There is a law "coeval with the God who protects and steers the earth," aequalis illius caelum atque terras tuentis et regentis dei. De leg., II.9. This heavenly law is not written, but it has the force of law. It is this law that governed the courageous Horatius Cocles or that condemned Sextus Tarquinius's rape of Lucretia.
Reason existed, derived from nature, directing people to good conduct and way from crime; it did not begin to be a law only at the moment when it was written down, but when it came into being; and it came into being at the same time as the divine min. And therefore that true and original law, suitable for commands and prohibitions, is the right reason of Jupiter, the supreme god.

Erat enim ratio, profecta a rerum natura, et ad recte faciendum inpellens et a delicto avocans, quae non tum denique incipit lex esse quom scripta est, sed tum quom orta est. Orta autem est simul cum mente divina. Quam ob rem lex vera atque princeps, apta ad iubendum et ad vetandum, ratio est recta summi Iovis.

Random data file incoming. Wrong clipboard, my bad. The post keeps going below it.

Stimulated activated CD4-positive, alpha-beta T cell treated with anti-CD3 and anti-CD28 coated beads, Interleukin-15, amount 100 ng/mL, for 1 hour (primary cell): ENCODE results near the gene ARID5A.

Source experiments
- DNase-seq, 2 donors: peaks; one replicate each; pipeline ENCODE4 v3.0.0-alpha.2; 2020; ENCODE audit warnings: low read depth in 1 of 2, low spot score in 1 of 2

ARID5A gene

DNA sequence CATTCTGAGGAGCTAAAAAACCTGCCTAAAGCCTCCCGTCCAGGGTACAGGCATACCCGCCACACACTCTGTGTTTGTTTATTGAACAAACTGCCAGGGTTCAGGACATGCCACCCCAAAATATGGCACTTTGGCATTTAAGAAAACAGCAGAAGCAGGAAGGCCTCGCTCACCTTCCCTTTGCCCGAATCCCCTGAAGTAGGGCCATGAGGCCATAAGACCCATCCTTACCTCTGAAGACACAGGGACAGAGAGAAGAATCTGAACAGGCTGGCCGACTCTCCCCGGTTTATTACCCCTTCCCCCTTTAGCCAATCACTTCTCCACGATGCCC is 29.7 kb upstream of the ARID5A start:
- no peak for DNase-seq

De leg., II.10. That law, which is divine in fons et origo, in its fount and origin, is also found in man, enfleshed as it were. It is found in semine, in seed, perhaps in all men. But it is found in full flower also in the mind of wise men, in mente sapientis.

Rape of Lucretia by Simon Vouet: Disobeying Natural Law

In fact the laws of men--the laws of human judges, human legislators, human princes--are not the preeminent example of law, but are law by participation, by "courtesy," by favor only: Quae sunt autem varie et ad tempus descriptae populis, favore magis quam re legum nomen tenent. ("The legislation that has been written down for nations in different ways and for particular occasions has the name of law more as a matter of courtesy than as a fact.") De leg., II.11. This is because the definition of law includes "choosing something just and right," in ipso nomine legis interpretando inesse vim et sententiam iusti et veri legendi. De leg., II.11. Therefore human laws are to have as their aim the common good, the safety of the state, the promotion of well-being and virtuous life of its citizens. Human laws are not laws at all if they are destructive or unjust to the people they intend to bind. Laws that damage and destroy are no more laws than rules among thieves. Quid quod multa perniciose, multa pestifere sciscuntur in populis, quae non magis legis nomen adtingunt, quam si latrones aliqua consensu suo sanxerint? Cicero asks rhetorically. De leg., II.12. They are no more to be called laws, than a wicked or ignorant doctor's poisons are to be called medicine. Cicero repeats: